Dr Sander Chan speaks with Yale-NUS College students. Photo by Amy Weinfurter.

On February 13, Dr Sander Chan, Senior Researcher at the German Development Institute and close partner of Data-Driven Lab, shared his work with students from Yale-NUS College, focusing on the interlinkages between climate action and the Sustainable Development Goals (SDGs). The following is a transcript of his presentation:

Climate action is not only about reducing emissions, but also sustainable development. There has recently been a reversal in progress towards some of the SDGs, such as world hunger, which is worsening and very likely caused by climate change. More sustainable development achievements are expected to be reversed as a result of climate change. We must therefore move away from thinking of climate action as purely a matter of environmental action.

In terms of where we are today, energy-based emissions seem to be levelling out, but we are going way too slowly–by now, we should have reduced absolute emissions by 7% a year. Current policies at the national level are not ambitious enough and will bring us to 2.7-3 degree warming by the end of the century.

This is why actors other than governments are so important. I am referring to nonstate and transnational actors such as businesses, civil society, city and regional authorities, and faith communities. The efforts of these actors to address climate change could potentially close the gap between the 3 degrees and 1.5 degree pathway. They could also help to convince governments that the phasing out of fossil fuels is viable, even without sacrificing international competitiveness. The UN has embarked on large-scale efforts to activate these actors, by opening dedicated action platforms, and organizing climate summits and other high-level events. However, it remains a big assumption that they would indeed bring us on a low-carbon development path consistent with the goals of the Paris Climate Agreement.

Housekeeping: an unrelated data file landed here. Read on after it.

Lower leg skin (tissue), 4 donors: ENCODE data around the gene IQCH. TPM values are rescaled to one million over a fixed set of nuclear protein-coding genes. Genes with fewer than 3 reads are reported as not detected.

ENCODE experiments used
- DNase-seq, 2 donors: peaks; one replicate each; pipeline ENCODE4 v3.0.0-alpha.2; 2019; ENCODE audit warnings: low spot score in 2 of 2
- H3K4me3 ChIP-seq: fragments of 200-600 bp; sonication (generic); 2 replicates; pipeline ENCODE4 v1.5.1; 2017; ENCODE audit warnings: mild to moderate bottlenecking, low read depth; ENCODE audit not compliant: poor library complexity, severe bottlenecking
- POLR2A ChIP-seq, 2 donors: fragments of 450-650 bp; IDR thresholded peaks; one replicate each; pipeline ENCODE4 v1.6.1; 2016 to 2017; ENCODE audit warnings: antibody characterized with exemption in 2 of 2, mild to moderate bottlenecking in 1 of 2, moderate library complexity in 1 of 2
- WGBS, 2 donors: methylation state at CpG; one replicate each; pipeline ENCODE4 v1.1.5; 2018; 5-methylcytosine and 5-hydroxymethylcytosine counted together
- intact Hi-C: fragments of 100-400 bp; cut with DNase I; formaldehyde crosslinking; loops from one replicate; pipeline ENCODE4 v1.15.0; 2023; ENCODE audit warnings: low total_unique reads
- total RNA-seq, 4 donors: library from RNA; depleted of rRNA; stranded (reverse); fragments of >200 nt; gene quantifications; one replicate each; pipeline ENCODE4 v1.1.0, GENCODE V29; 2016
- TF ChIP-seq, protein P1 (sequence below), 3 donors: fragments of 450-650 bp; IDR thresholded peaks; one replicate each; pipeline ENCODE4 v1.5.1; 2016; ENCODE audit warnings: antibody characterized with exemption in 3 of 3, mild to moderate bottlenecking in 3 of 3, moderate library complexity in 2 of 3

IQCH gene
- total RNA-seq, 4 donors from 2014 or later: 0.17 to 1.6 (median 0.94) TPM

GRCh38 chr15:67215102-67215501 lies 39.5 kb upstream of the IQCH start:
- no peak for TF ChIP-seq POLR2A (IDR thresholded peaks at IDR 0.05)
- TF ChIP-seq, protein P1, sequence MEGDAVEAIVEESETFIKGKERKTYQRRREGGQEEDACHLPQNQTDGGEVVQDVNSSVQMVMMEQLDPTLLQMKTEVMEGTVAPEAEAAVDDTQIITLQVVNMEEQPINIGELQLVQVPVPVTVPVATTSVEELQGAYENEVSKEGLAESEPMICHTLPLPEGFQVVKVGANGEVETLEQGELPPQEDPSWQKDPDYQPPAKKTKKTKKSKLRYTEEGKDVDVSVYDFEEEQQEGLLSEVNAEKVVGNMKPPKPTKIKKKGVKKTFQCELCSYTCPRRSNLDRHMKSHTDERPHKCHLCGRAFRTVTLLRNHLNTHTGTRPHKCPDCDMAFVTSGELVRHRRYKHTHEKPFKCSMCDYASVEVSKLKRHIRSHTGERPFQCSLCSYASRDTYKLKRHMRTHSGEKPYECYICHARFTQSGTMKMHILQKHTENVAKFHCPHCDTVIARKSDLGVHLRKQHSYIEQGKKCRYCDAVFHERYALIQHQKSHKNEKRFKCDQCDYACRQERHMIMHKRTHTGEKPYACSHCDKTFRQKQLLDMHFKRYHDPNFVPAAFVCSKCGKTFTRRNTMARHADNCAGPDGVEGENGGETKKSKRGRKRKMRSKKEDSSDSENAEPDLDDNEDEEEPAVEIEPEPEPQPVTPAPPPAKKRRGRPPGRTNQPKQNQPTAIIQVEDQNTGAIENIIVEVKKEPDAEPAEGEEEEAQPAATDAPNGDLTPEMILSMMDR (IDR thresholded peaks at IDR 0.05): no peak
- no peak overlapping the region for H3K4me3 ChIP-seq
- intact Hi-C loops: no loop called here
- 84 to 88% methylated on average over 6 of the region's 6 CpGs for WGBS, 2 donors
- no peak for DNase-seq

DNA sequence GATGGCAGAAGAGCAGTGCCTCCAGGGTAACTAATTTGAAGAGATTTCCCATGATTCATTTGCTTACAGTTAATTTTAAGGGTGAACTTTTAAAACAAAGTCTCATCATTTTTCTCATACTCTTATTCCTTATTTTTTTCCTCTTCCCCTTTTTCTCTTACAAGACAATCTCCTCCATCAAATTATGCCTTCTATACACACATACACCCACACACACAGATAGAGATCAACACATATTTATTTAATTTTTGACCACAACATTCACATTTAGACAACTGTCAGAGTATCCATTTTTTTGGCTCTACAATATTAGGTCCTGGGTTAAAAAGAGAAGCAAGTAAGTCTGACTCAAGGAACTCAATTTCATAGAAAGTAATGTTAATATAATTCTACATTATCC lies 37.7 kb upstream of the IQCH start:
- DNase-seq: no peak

Moreover, we must be wary of some of the nonstate actors that promise climate action. For example, there are climate initiatives formed by oil and gas companies that focus on technology and innovation as though they were some sort of Deus Ex Machina. Business collaborations are not always bad, but they need to be closely examined, especially their media portrayals, because many seemingly green and clean promises in fact boil down to greenwashing. For instance, in its publicity and green financing, Royal Dutch Shell heavily promotes “nature-based solutions” and other innovation efforts that allow the company to show what good corporate citizens they are while continuing business as usual. The scope of their actions therefore needs to be critically analyzed. Still, the fact that oil companies feel like they need to at least pretend to do something might be a good thing, as it might indicate broader shifts in societal norms.